faces with soft curves to those with sharp angles.
Research also demonstrates that attractive men and
women tend to have higher paying and more
prestigious jobs. Criminologists report that good-
looking criminals are treated more leniently by juries
and, in general, are more likely to receive lighter
sentences than their less attractive counterparts.
Teachers tend to be less harsh when disciplining
attractive children, while both students and teachers
perceive good-looking children to be smarter and
more likely to succeed. Thus, there should be no
question that it is advantageous in our society for
individuals to make every effort to optimize their
appearance.(Goldstein, 1993)
Proportions of Beauty :
Many factors influence the perception of
beauty, including makeup, clothing, jewelry and
facial expressions. However, it is the relational
proportion of our physical features that is the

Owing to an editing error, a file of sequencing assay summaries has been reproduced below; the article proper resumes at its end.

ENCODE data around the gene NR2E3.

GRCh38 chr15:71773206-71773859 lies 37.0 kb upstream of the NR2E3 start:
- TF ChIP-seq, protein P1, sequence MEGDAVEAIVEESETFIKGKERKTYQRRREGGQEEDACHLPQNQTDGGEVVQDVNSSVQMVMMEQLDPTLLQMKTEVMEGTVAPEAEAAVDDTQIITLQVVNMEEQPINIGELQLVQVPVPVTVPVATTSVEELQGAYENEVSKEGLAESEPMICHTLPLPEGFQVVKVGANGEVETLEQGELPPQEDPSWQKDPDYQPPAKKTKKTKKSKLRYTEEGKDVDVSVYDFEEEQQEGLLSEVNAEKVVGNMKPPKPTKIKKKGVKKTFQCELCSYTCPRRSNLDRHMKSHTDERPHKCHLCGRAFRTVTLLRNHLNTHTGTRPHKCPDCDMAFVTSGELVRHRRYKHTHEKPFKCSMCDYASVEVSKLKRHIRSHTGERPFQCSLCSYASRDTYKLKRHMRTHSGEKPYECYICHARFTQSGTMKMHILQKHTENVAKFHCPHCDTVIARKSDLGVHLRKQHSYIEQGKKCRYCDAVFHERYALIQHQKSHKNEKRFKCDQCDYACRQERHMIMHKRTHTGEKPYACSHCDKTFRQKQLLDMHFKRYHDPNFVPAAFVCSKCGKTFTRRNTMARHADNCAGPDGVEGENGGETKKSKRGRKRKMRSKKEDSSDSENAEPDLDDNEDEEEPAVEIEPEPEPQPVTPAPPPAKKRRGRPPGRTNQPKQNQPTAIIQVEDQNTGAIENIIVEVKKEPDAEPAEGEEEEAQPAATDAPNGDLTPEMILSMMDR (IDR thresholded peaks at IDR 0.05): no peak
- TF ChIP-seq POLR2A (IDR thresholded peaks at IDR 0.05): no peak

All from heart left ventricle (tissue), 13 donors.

primary factor in determining the perception,
conscious or subconscious, of beauty.
Cunningham (1986) attempted to
mathematically assess physical beauty. In a study
rating the attractiveness of 50 females, more than
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J. Anat. Soc. India 52(1) 74-80 (2003)
half of whom were finalists in an international beauty
pageant, he concluded that :
1. The width of an eye (AB) should be three-
tenths that of the face (CD) as measured
at eye level (Fig 1)
3. The vertical distance from the center of
the eye to the bottom of the eyebrow (AB)
should be one-tenth the height of the face
(CD) (Fig. 3)
4. The height of the visible eyeball (EF)
should be one-fourteenth the height of the
face (CD) (Fig. 3).
2. The chin length (AB) should be one-fifth
the total height (CD) of the face (Fig. 2)
5. The total area of the nose should be less
than five percent of the total area of the
face (Fig. 4).
Fig-4Fig-2
Fig-1 Fig-3
Patnaik, V.V.G. et al